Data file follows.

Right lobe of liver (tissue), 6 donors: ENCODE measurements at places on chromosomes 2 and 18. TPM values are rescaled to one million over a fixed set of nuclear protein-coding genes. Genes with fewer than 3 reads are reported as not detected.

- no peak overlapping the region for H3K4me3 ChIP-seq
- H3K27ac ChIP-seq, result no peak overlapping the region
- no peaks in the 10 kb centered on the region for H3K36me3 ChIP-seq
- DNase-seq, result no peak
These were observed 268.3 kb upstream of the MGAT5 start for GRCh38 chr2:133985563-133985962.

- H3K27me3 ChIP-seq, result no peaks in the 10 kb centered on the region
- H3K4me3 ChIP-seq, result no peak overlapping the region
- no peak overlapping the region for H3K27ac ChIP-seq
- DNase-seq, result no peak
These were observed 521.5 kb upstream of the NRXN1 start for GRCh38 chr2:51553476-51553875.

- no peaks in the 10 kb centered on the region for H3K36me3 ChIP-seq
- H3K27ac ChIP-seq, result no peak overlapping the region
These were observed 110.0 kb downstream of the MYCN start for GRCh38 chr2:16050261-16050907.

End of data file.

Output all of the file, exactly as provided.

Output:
Right lobe of liver (tissue), 6 donors: ENCODE measurements at places on chromosomes 2 and 18. TPM values are rescaled to one million over a fixed set of nuclear protein-coding genes. Genes with fewer than 3 reads are reported as not detected.

- no peak overlapping the region for H3K4me3 ChIP-seq
- H3K27ac ChIP-seq, result no peak overlapping the region
- no peaks in the 10 kb centered on the region for H3K36me3 ChIP-seq
- DNase-seq, result no peak
These were observed 268.3 kb upstream of the MGAT5 start for GRCh38 chr2:133985563-133985962.

- H3K27me3 ChIP-seq, result no peaks in the 10 kb centered on the region
- H3K4me3 ChIP-seq, result no peak overlapping the region
- no peak overlapping the region for H3K27ac ChIP-seq
- DNase-seq, result no peak
These were observed 521.5 kb upstream of the NRXN1 start for GRCh38 chr2:51553476-51553875.

- no peaks in the 10 kb centered on the region for H3K36me3 ChIP-seq
- H3K27ac ChIP-seq, result no peak overlapping the region
These were observed 110.0 kb downstream of the MYCN start for GRCh38 chr2:16050261-16050907.